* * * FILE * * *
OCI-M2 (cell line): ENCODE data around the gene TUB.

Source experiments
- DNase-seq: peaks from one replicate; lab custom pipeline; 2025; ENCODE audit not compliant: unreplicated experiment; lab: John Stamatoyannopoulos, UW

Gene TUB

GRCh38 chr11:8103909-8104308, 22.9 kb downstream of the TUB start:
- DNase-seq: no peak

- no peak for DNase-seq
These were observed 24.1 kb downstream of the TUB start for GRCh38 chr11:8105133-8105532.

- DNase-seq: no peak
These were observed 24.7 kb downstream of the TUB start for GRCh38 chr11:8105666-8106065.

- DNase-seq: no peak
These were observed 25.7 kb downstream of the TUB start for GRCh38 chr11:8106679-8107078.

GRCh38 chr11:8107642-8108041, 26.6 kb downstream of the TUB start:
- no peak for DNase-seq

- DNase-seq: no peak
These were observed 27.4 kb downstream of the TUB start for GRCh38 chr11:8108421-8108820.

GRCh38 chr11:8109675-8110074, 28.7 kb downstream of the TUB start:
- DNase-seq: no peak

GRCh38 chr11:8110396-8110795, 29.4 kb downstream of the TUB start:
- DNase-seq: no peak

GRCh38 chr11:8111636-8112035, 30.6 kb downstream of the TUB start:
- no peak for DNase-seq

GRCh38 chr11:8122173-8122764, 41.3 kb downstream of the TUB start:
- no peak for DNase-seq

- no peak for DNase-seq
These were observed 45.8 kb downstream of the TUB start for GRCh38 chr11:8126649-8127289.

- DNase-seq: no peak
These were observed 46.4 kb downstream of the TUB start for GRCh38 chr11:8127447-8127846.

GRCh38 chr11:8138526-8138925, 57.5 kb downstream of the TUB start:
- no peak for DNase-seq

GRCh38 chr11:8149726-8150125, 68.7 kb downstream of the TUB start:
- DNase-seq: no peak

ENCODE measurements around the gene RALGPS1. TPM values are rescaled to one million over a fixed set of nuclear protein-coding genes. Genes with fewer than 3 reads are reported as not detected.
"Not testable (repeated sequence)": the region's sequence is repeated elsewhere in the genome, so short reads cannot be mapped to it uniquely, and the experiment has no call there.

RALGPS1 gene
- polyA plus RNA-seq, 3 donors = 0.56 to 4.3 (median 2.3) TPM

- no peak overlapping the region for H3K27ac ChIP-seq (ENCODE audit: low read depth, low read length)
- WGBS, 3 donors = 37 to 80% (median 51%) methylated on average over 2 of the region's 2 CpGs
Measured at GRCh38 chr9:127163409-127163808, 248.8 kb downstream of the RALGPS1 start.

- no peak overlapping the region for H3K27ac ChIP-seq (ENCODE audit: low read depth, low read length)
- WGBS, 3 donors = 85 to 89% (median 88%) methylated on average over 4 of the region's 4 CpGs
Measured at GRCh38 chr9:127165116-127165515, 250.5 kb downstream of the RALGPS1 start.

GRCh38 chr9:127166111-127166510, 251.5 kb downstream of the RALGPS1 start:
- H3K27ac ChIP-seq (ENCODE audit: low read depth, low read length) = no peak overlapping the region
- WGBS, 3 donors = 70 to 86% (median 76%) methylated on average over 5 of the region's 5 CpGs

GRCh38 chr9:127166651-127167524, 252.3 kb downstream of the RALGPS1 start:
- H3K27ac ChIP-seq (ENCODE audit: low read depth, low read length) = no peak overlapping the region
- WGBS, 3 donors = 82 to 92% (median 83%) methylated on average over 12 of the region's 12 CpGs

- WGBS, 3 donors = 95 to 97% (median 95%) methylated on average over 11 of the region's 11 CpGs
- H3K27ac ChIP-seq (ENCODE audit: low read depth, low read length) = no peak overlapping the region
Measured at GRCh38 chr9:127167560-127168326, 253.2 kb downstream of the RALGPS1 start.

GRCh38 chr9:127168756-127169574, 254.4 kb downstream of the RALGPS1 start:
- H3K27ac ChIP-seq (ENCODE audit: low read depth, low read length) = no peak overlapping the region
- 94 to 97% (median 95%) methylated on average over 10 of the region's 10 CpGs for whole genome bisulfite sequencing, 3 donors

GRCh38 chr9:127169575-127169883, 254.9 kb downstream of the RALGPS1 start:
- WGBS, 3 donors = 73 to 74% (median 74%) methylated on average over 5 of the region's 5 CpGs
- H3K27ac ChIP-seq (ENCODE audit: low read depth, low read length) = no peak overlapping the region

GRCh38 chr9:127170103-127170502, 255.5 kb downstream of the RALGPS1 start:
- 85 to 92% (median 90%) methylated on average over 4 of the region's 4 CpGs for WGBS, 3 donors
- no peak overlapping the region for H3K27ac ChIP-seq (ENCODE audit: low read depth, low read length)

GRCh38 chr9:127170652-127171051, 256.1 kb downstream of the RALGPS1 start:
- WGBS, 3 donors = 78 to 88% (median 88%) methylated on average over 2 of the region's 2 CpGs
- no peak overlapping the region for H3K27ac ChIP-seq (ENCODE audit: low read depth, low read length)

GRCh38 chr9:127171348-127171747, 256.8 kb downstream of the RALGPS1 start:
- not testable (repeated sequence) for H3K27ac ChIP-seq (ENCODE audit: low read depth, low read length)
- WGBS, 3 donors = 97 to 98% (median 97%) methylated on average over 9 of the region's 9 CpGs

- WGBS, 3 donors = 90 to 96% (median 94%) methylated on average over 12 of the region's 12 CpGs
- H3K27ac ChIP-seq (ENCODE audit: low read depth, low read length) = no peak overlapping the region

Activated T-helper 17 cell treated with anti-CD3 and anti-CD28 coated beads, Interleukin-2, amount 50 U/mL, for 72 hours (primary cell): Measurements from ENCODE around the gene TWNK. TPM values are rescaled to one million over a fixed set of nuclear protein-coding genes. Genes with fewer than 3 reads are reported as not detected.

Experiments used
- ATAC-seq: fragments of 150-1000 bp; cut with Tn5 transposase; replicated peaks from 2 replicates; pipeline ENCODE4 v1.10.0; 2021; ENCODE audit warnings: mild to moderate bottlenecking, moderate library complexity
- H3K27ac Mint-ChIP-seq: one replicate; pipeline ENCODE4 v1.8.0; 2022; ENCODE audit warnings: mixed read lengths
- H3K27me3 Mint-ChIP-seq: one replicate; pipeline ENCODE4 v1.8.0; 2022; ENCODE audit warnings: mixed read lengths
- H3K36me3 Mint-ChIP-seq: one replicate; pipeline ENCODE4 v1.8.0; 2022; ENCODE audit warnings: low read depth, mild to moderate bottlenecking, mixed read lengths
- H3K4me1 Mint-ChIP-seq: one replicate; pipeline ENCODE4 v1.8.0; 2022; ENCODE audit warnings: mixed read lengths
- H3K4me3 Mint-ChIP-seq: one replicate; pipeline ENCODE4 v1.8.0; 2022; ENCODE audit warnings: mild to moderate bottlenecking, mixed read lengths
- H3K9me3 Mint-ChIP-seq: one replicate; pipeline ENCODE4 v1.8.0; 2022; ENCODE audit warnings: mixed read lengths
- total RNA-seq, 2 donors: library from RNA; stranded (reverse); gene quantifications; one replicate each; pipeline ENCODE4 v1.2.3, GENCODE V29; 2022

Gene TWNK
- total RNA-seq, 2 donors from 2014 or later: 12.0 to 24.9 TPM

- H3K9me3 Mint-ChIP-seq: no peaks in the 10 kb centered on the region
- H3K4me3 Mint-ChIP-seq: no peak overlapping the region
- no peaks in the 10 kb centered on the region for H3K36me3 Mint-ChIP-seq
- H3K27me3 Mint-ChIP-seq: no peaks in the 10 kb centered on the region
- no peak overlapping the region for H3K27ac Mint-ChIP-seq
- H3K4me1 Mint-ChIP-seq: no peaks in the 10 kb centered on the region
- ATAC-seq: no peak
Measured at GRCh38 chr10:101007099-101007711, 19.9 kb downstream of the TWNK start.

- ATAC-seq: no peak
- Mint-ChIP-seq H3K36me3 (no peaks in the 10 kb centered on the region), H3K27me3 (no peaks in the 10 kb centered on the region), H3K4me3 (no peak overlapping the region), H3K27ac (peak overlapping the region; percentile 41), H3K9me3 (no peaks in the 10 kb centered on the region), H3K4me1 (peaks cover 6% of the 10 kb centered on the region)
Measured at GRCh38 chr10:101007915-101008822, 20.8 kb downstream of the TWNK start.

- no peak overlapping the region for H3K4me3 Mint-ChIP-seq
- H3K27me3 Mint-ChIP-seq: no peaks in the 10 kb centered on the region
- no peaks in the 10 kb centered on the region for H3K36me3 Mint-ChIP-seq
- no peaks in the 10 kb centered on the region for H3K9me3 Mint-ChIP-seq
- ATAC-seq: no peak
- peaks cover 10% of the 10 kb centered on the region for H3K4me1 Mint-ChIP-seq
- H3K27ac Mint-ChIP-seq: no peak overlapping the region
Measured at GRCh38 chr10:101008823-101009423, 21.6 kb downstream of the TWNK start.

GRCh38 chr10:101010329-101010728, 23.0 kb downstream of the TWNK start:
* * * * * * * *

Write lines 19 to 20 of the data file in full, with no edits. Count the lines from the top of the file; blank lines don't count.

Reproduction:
GRCh38 chr11:8110396-8110795, 29.4 kb downstream of the TUB start:
- DNase-seq: no peak